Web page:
Civic Bodies Should Express Themselves Peacefully during Seoul ASEM Period

Article excerpt

The third Asia-Europe Meeting (ASEM) will be held in Seoul for two days, starting Oct. 20, and heads of state from 10 Asian and 15 European nations, as well as the leadership of the European Commission, in addition to some 3,000 delegates, will attend.

The idea of ASEM was first introduced in the early 1990s, when European countries began to turn their attention to economic cooperation with Asia's newly emerging industrialized countries, such as Korea and Singapore. Asian countries also started to recognize the need for stronger ties with Europe during that period.

ASEM was first convened in Bangkok in 1996, in accordance with the 1994 proposal for its creation by Singaporean Prime Minister Goh Chok Tong.

The Seoul ASEM is important because it is being held when improved inter-Korean relations have expanded the horizon of economic activities to the entire Korean Peninsula, including a railway linking Europe and Asia as a new ``silk road.'' This is also a golden opportunity to consolidate the partnership between Korea and the EU, and ascertain Korea's position as to a trade hub in Eurasia connecting the two economic continents.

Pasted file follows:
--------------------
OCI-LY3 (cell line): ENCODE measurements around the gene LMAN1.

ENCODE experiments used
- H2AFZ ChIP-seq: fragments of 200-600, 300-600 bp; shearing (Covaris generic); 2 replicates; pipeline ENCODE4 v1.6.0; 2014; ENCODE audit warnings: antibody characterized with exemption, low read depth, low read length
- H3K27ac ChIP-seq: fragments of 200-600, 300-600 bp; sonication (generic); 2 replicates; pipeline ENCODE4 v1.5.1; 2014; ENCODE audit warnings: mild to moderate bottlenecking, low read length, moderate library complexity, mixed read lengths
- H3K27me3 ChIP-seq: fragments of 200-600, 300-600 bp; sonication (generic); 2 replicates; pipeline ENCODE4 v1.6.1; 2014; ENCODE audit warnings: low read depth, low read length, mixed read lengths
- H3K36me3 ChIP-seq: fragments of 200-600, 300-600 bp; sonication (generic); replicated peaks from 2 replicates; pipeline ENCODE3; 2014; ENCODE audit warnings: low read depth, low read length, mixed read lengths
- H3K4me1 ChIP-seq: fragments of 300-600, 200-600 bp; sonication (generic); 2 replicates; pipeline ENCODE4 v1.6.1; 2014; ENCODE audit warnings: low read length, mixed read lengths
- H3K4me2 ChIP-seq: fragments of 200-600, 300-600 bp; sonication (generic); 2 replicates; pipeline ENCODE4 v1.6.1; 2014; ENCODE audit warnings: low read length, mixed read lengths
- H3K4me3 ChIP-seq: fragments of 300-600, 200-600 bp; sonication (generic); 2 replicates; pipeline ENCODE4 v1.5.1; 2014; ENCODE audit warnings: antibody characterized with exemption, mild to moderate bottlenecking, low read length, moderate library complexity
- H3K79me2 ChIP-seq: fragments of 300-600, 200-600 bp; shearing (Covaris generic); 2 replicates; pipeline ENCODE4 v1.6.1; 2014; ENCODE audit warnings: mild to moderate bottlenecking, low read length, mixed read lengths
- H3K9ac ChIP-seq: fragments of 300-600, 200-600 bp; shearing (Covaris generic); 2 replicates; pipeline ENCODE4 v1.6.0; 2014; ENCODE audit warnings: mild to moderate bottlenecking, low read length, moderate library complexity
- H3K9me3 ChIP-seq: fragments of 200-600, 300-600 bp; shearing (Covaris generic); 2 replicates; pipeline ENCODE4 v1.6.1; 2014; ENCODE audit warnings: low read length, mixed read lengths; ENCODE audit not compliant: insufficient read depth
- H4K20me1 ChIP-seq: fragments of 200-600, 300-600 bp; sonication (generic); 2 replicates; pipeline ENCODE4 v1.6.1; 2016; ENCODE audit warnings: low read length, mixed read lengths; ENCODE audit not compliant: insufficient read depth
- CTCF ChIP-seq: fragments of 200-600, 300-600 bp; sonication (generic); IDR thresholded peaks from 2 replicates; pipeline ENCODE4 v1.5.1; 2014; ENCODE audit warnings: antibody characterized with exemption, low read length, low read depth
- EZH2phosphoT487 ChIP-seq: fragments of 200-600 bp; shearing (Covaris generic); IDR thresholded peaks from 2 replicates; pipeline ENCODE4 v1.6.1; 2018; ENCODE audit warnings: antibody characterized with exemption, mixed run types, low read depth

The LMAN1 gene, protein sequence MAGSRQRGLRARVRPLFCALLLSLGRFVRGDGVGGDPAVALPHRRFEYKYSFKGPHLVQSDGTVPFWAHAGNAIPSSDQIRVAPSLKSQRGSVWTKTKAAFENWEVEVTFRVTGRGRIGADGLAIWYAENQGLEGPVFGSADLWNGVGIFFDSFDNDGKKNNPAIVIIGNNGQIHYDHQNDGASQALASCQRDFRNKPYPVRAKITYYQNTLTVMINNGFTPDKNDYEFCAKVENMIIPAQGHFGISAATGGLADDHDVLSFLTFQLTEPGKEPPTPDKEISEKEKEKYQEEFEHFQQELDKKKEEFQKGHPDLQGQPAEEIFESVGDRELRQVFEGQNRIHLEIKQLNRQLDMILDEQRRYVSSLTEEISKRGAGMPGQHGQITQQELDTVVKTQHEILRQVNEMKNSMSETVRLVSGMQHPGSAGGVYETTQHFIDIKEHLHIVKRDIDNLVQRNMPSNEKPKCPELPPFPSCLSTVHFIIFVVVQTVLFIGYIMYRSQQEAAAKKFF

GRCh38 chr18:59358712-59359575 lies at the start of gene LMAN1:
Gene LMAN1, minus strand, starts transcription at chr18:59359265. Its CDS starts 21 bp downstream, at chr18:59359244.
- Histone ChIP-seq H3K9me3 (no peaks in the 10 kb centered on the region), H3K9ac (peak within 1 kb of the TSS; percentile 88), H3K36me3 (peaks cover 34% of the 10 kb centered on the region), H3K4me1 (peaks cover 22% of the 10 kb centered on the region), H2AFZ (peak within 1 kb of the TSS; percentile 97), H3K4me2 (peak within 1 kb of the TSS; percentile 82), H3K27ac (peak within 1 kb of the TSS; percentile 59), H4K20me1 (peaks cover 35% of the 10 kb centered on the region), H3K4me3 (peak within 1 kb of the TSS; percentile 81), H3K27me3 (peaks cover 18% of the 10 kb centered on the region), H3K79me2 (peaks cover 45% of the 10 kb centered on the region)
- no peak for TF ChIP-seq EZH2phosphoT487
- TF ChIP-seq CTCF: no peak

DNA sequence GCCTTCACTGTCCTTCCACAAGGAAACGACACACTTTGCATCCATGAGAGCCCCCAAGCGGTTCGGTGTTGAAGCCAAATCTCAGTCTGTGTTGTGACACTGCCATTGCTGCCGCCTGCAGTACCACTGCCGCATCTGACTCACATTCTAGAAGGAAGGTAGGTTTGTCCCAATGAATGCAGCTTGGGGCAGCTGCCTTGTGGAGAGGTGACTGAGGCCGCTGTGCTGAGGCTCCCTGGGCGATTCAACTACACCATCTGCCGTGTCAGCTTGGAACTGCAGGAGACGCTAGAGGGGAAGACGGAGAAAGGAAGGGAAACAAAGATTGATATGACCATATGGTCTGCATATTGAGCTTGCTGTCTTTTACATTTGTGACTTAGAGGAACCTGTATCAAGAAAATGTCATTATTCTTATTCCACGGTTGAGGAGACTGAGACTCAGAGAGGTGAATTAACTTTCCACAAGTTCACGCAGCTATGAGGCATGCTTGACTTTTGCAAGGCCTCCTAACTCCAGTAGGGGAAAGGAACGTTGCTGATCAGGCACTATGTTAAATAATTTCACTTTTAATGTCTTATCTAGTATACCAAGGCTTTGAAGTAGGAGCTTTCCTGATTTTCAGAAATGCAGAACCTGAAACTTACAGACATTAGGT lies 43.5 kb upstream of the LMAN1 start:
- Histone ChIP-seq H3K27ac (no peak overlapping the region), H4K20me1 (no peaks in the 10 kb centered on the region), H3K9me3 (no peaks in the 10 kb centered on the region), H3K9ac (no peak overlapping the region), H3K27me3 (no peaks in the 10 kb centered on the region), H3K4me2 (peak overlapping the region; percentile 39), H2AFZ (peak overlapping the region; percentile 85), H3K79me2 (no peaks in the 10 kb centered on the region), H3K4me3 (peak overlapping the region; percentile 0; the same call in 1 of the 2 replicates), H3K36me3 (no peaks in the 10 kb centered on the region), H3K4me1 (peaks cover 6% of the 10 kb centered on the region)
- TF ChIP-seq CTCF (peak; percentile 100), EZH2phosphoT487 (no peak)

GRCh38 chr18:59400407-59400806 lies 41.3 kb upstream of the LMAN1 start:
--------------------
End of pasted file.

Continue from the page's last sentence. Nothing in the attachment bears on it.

The growing economic power of Korea will certainly necessitate exchanges and cooperation with Europe.

Korea sold goods worth $20.24 billion, or 15.5 percent of Korea's total exports, to the EU, and purchased $12.629 billion, or 10.6 percent of total imports, from the EU in 1999. Trade has grown continuously.

From 1998 to 1999, the EU's investment in Korea surged 117 percent and reached $6,259 million, a pace which surpassed that of Japan and the United States.

Given that, Korea urgently needs to expand exchanges and cooperation with its EU and Asian partners in ASEM, that would help it attain the level of world-class nations.

However, trade unions and civil organizations, including international non-governmental organizations (NGOs), plan to stage protest rallies to disrupt the meeting, causing increased anxiety. Moreover, domestic trade unions are likely to take advantage of the ASEM meeting to protest against the restructuring process in Korea.

These developments are a reminder of last year's failure of the opening ceremony of the WTO ministerial meeting in Seattle, due to demonstrations, and the shortened schedule of the IMF/IBRD general assembly meeting, held in September in Prague, less than two months ago. …